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Monday, July 28, 2014
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Published: Sunday, 5/26/2013

Hidden agenda

Mayor Bell’s quest for secrecy makes life hard for everyone affected by city government, including himself

Toledo Mayor Mike Bell would have a hard time under any circumstances maintaining smooth relations with his fractious City Council, whose members rarely miss an opportunity to grandstand. Too often, their agenda, instead of moving the city forward, is to make themselves look good and the mayor bad.

Sadly, the mayor hands them plenty of opportunities. The secrecy and lack of transparency that are part of his way of doing business continue to make his life — and that of the city he leads — more difficult. Recent spats between Mr. Bell and council over the allocation of federal grant dollars illustrate the closed-door policies that define his administration.

Mayor Bell evidently plans to make a $100,000 grant from the city’s Department of Neighborhoods to the Economic Opportunity Planning Association of Greater Toledo. The money, from a federal Community Development Block Grant, would pay the salary of the agency’s chief executive officer. Council members told The Blade that they were kept in the dark about the allocation.

A grant to EOPA makes sense. As Toledo’s largest black-run social service agency, it has for nearly a half-century played a central part in efforts to fight poverty and empower the city’s African-American community.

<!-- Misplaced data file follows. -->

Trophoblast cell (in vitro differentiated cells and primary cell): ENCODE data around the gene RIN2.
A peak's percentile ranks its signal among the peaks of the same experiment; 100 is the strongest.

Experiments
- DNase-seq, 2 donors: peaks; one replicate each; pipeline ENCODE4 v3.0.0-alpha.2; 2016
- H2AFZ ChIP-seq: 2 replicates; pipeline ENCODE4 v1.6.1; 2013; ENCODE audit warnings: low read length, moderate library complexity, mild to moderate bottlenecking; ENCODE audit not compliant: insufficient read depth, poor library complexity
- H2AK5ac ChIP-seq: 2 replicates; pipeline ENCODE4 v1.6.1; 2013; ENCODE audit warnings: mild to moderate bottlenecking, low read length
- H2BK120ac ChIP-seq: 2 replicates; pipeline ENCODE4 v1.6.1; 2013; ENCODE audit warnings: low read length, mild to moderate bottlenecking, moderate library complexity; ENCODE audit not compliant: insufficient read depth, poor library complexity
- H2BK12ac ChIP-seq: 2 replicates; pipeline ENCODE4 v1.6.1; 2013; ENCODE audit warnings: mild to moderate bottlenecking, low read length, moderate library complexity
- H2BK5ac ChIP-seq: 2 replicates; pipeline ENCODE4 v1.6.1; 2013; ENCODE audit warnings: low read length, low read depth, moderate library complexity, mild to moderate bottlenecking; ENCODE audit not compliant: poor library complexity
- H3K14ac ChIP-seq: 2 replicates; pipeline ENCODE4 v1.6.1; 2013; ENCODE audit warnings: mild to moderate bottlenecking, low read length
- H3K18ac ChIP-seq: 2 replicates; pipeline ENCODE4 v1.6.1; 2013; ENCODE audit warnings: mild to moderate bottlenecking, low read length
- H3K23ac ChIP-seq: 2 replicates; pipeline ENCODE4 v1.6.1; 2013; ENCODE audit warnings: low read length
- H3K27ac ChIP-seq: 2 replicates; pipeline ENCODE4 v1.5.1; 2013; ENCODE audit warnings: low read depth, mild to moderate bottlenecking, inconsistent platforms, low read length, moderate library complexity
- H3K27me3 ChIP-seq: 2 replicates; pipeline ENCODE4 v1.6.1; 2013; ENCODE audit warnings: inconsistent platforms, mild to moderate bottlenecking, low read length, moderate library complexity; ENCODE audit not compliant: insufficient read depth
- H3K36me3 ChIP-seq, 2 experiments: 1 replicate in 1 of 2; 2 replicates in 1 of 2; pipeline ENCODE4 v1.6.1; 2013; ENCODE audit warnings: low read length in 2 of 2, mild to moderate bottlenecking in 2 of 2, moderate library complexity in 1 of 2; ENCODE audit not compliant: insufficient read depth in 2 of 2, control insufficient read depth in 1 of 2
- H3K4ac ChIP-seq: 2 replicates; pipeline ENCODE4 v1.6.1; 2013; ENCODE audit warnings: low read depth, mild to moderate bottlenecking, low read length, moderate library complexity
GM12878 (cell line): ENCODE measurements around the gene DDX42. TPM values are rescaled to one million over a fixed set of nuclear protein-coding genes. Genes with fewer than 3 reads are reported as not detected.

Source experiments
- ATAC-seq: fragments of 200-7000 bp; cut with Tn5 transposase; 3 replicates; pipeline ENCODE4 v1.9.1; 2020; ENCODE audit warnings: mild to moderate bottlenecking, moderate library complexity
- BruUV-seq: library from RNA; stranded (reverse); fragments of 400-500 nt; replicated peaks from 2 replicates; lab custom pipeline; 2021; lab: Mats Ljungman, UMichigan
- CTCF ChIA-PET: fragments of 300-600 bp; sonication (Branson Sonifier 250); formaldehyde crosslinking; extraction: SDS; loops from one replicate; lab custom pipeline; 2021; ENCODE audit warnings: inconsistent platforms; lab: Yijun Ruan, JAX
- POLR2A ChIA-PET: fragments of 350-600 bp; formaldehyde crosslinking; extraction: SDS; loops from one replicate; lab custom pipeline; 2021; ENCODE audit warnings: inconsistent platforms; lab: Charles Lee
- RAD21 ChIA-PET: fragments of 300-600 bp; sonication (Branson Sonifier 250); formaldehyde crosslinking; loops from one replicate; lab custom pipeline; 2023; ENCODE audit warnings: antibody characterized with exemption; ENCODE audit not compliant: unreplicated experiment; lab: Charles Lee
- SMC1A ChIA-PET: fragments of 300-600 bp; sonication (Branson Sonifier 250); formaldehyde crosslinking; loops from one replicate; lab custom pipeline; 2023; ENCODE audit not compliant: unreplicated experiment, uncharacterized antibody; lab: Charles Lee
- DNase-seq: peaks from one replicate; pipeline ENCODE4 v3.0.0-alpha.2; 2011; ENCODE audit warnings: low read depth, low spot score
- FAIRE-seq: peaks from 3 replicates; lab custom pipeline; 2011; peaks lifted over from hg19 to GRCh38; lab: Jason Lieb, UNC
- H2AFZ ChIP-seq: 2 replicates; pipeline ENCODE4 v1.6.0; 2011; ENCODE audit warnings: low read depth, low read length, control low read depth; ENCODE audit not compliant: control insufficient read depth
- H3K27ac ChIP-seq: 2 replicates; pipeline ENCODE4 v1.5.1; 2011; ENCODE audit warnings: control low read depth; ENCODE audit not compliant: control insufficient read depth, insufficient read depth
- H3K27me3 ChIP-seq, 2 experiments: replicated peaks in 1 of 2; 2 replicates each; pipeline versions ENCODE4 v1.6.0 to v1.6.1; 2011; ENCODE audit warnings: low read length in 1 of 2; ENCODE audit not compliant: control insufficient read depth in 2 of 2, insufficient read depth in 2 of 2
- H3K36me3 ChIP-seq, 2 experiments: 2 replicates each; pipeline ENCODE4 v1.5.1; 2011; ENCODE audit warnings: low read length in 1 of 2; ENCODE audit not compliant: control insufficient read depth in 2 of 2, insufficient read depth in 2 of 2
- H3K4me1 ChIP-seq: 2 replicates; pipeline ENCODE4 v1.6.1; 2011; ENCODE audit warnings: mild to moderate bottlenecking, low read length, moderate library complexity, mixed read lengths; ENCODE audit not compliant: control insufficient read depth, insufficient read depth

Factional disputes and leadership problems have made EOPA less effective in recent years. Next month, the agency’s $13 million grant to operate the local Head Start program expires, leaving EOPA without two-thirds of its revenue.

To continue its valuable mission, EOPA needs stable, accountable, and competent leadership. Because the city grant should help make that possible, it’s a good investment for the community. But the mayor’s clumsy handling of the grant has irked some council members and created uncertainty — apparently even within his own administration — about the funds’ status.

In a related issue, City Council members defied Mayor Bell’s efforts to cut them out of the allocation process and voted to restore federal grant funding to three homeless shelters. The mayor used his veto power to reverse those changes, but now appears ready to support the shelters from the city’s general fund.

All this drama has created consternation, uncertainty, and even fear. It’s no way to run a city. Citizens whose taxes pay for city government deserve better.

Whether Mayor Bell is required by law to involve City Council more in these decisions is not the issue. The point is, he ought to — not only out of respect for the democratic process, but also to make it easier for him to get things done.

Trying to out-muscle or end-run City Council at every step won’t effectively advance his own agenda. The mayor needs to learn how to work — and work with — council members.

Councilman D. Michael Collins, who is running for mayor, wants council to review how the Bell administration allocates federal dollars. “Their attitude toward transparency is obvious — it is not important to them,” he said.

Mr. Collins might not have the right cure, but he does have the correct diagnosis: Mayor Bell’s penchant for secrecy serves neither himself nor the city.



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